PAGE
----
What is an LLC? Do I want one for my small business? Do I need an LLC in my state? Do I want an LLC if I’m using my home state as the filing entity? All of these questions will be answered here and more.
First, we will discuss what an LLC is. An LLC is a Limited Liability Company filed with the appropriate state. It allows for the sharing of one kind of tax liability (the tax liability on the shares of stock in the industry ) between the business and the owner (the person who started the LLC). If you’re filing a Change of Address, this may change your business’ LLC status.
Do I want an LLC for my organization? If your business grows significantly and your everyday work requires a lot of driving, you may want to consider an LLC. An LLC can help protect your own assets while also protecting your business assets from those of your competitors. If you file a Change of Address, your address and contact information will become the responsibility of your LLC, not your personal residence.
Do I need an LLC if my state doesn’t require one? Most states will not require an LLC. Your accountant will be able to assist you in determining if you need one based on the sort of business you’ve got and your particular state’s laws. Some states allow for one or partial incorporation of a company. Other states require that you form an actual LLC.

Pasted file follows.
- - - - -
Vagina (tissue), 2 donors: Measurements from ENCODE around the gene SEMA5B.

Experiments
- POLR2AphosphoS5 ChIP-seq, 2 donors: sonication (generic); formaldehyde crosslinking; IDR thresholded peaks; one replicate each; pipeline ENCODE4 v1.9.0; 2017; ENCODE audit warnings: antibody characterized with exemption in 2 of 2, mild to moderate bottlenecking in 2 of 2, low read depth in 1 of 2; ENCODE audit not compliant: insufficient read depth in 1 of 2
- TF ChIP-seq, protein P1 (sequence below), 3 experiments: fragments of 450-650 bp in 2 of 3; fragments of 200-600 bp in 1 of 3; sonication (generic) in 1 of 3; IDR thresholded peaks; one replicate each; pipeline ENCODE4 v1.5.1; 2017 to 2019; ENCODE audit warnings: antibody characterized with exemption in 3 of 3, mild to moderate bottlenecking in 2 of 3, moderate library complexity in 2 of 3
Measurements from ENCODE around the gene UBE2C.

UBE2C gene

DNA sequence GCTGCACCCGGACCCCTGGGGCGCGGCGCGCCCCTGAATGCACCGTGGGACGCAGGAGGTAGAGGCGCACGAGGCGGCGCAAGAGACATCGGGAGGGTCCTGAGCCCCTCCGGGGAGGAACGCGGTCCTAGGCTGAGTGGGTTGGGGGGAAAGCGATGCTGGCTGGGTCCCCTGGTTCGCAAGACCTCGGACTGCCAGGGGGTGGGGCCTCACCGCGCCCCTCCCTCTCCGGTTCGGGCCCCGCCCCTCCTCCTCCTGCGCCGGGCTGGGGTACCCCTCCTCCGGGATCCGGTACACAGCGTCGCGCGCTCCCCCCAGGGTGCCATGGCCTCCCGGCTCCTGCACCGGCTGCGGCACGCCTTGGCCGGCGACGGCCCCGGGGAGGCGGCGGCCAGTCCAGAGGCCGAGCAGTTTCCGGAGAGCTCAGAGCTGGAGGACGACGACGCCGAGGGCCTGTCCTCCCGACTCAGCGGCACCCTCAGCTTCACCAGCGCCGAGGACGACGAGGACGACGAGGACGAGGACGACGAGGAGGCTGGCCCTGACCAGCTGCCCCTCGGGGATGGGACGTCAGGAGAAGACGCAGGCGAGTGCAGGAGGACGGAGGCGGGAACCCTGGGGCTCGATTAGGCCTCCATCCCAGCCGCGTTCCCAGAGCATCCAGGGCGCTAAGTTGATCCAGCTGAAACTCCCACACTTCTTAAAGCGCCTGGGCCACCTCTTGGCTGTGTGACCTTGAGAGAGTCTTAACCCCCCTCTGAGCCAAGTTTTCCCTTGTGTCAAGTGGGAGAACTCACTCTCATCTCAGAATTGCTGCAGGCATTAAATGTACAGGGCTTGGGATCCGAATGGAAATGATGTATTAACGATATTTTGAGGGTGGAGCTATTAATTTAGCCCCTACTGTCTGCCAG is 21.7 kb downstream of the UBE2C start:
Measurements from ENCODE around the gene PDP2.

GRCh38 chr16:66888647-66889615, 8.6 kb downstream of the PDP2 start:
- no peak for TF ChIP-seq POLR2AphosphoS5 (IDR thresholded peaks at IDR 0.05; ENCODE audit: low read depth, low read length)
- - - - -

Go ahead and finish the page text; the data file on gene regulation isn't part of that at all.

Do I need a Registered Agent for my LLC? An LLC is also another entity from your personal residence. For your LLC to have its own separate legal and fiscal records, you will have to appoint a Registered Agent. In some cases, it is the Registered Agent that will cause the maintenance and filing of all of the LLC’s documents. In other states, the Secretary of State will handle these filings.
Do I need a lawyer for my LLC? Like any legal formation, it’s extremely important that any individuals associated with your LLC are qualified and trustworthy. In case you have kids or a spouse, you’ll need an lawyer to help you complete the forms and register the name of your organization, in addition to any alterations (name changes). While the most common reasons to form an LLC would be to avoid state taxes and comply with tax laws, obtaining a registered agent and a skilled attorney also allows you to secure your personal interests while still being able to operate your company peacefully.
Do I need an accountant for my LLC? Operating an LLC is a very complex and intricate job, and it requires the attention of a qualified accountant. When you file your papers with your state’s Secretary of State, he or she will supply you with a detailed list of who is authorized to make changes and who is responsible for completing them. While this sounds helpful, many accountants are not qualified to handle the intricate task of incorporating a small business. The Secretary of State also has specific rules about who can represent the LLC, when filings are to be made, how they need to be completed, and what fees are required.
Do I need an accountant for my LLC? It depends on your state’s laws. Most states allow a sole proprietorship to incorporate as an LLC, but you must incorporate as a corporation first, before you can incorporate as an LLC. No matter the type of business you are in, you need a qualified individual that will assist you produce the necessary Articles of Organization, register the name of your LLC, and maintain the books.